John Kricfalusi’s blog, "All Kinds Of Stuff" continues to be the most information packed and eye opening animation resource on the internet. If you haven’t visited it lately, you’ll want to check out the series of posts John has been writing on the impact of UPA on animation. I guarantee that you’ve never heard these sorts of opinions anywhere else, and once you digest the concepts, you’ll never look at a UPA cartoon the same again.
Here is just a sample of what John has to say…
If you don’t know cartoon history and you just grew up watching Cartoon Network, you might think that this flat stuff is something new and “hip”. It’s not. It’s much older than UPA, and the more graphic styles in cartoons before UPA didn’t come with the wimpy trappings. Because of our association with UPA’s beginnings, we assume that when we do something in a graphic style, we have to also carry over all the other attributes that came with UPA’s particular cartoon vision- the blandness, the wimpy world view, the snootiness.
People usually don’t analyze or break apart the elements that make up something they like. If we like it we assume that every ingredient in it is equally good. Then when we develop our own styles, we copy the bad with the good. That’s what we need ANALYSIS for!
Like many artists, I have tons of influences. There are lots of things that inspire me. I try to figure out why they do and I break them down into their separate ingredients. I then decide which ingredients are the ones that are useful and discard the others that might have just come along with it, but don’t actually add anything. There are good things about UPA and Disney- Tex Avery combined them and added his own world view to them and made cartoons more entertaining than either style.
John’s comments cut like a sword through the “design for design’s sake” school of animation. He cites Tex Avery as the one cartoon director who was able to incorporate modern design sensibilities, while still maintaining the entertainment value and humor of classic cartoons. He’s dead right. This post reminded me of my favorite series of commercials… which were directed by Avery at Cascade studios and animated by Rod Scribner.
Not only is the character design modern in the "UPA style" but the movement has been stylized in a complementary manner. Why don’t the current "Flat" cartoons move like this?!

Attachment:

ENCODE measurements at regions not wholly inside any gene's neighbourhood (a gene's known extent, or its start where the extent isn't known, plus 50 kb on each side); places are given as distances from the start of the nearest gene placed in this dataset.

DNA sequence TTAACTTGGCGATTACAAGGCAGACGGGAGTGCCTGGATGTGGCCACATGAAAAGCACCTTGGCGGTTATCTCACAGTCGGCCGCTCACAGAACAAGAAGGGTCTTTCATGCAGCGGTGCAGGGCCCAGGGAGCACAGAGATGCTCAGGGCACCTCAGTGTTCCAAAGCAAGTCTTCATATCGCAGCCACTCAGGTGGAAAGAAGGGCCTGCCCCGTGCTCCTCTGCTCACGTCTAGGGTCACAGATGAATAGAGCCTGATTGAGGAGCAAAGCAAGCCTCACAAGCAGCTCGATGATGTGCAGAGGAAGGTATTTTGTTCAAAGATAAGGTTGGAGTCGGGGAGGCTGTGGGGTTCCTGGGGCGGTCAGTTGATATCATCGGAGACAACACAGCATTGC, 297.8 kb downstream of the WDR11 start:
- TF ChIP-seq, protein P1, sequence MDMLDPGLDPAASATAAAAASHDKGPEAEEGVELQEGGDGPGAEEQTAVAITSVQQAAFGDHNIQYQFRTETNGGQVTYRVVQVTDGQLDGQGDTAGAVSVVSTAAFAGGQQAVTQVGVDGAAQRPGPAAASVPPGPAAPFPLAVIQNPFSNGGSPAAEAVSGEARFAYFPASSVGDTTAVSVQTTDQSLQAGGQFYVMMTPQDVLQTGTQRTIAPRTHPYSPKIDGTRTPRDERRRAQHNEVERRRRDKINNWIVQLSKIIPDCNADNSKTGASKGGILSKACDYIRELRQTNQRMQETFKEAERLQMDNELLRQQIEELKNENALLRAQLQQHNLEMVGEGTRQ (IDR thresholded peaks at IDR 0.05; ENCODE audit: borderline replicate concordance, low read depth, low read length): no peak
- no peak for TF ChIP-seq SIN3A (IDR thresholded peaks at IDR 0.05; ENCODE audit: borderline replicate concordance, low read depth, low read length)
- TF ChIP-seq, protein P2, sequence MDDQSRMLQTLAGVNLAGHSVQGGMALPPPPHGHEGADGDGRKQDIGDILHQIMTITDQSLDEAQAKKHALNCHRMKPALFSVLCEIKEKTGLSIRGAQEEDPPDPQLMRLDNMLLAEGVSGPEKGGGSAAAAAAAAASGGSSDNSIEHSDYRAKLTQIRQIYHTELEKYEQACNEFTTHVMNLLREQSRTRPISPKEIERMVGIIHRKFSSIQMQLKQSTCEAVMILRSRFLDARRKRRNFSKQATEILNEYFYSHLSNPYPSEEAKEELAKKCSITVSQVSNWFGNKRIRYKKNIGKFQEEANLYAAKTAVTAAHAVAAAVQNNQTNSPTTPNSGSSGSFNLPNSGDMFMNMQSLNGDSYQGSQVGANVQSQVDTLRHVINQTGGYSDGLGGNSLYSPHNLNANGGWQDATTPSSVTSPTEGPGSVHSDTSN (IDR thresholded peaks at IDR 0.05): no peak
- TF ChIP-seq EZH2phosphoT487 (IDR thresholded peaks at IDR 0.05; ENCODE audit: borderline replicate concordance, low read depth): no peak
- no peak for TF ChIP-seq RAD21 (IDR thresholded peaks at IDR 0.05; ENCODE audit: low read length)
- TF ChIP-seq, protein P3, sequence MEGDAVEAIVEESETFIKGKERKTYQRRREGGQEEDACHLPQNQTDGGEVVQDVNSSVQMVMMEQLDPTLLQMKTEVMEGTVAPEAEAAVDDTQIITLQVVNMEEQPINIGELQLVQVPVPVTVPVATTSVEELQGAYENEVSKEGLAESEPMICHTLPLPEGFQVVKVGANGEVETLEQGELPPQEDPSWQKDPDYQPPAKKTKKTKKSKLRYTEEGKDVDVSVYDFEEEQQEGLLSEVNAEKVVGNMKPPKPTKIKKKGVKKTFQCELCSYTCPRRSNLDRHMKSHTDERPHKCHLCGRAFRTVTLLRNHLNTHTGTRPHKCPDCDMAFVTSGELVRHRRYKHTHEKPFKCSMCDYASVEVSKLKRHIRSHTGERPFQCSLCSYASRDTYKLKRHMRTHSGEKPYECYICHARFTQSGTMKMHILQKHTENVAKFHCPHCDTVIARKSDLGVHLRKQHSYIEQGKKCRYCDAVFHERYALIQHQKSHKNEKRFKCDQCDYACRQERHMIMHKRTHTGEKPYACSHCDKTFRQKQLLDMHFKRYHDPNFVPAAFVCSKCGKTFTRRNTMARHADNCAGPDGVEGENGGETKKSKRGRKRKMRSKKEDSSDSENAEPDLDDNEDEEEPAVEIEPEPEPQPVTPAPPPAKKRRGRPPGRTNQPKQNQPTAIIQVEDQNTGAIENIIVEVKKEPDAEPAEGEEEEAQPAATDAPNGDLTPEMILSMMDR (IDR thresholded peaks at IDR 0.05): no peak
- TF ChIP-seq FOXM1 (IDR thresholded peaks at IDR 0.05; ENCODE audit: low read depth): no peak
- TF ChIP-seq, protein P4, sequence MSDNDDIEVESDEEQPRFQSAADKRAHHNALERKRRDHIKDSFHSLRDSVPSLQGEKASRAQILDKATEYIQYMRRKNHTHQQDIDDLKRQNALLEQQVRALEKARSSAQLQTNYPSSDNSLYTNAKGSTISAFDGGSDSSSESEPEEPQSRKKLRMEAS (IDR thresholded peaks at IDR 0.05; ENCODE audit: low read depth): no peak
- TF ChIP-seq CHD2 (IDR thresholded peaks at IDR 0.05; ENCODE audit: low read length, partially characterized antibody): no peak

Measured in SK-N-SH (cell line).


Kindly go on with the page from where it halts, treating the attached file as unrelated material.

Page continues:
KoolAid Spots (Cascade/ca.1960)
(Quicktime 7 / 6.8 megs)
UPDATE: I was browsing through Cartoon Modern today, and I found a post that Amid did last Summer that perfectly encapsulates my thoughts about the importance of animation even in stylized cartoons…
The Importance of "Animation" in Animaton Design
One of the hardest things to get across when discussing animation design is that it’s not just about character designers, layout artists and background painters. The animator is a critical member of the design team….
The primary reason, in my opinion, that so much of today’s stylized animation rings hollow is because nobody ever follows through on the animation. Regardless of whether a show is animated traditionally overseas or if it’s done in Flash, most contemporary TV series creators think their job is done once they’ve created a pretty model sheet and slapped on a bit of color styling. These few stills illustrate however that model sheets are often the least important aspect of stylized animation– what the animator does with those designs is what truly counts.
Exactly! Great animators like Bill Littlejohn, Rod Scribner and Grim Natwick moved these kinds of designs in unique and stylized ways.
This post is causing quite a ruckus over at Michael Sporn’s blog. Check out Michael’s post titled Aaargh. In particular, read the comments. Here’s a real doozy…
Not everything has to look or move gorgeously to be good or artful. That’s one of the dumbest, scariest suggestions I’ve heard anyone make in animation circles.
Yow! Do people really think lousy animation is artistic?!
Cartoon Brew has jumped into… The Great UPA Debate. Will Finn (check out his great new blog, small room) writes…
I see Steve Worth’s point about Kool-Aid ads and such, where perfectly admirable work is overlooked because it wasn’t in the service of "Art witha a capital A". Animators who want to evaluate work on a technique level should be able to appreciate that wherever they find it and not just where the intelligentsia have enshrined it with a golden frame.
Let the debate continue!
This posting is part of the online Encyclopedia of Cartooning under the subject heading, Animation.
This posting is part of a series of articles comprising an online exhibit entitled Theory.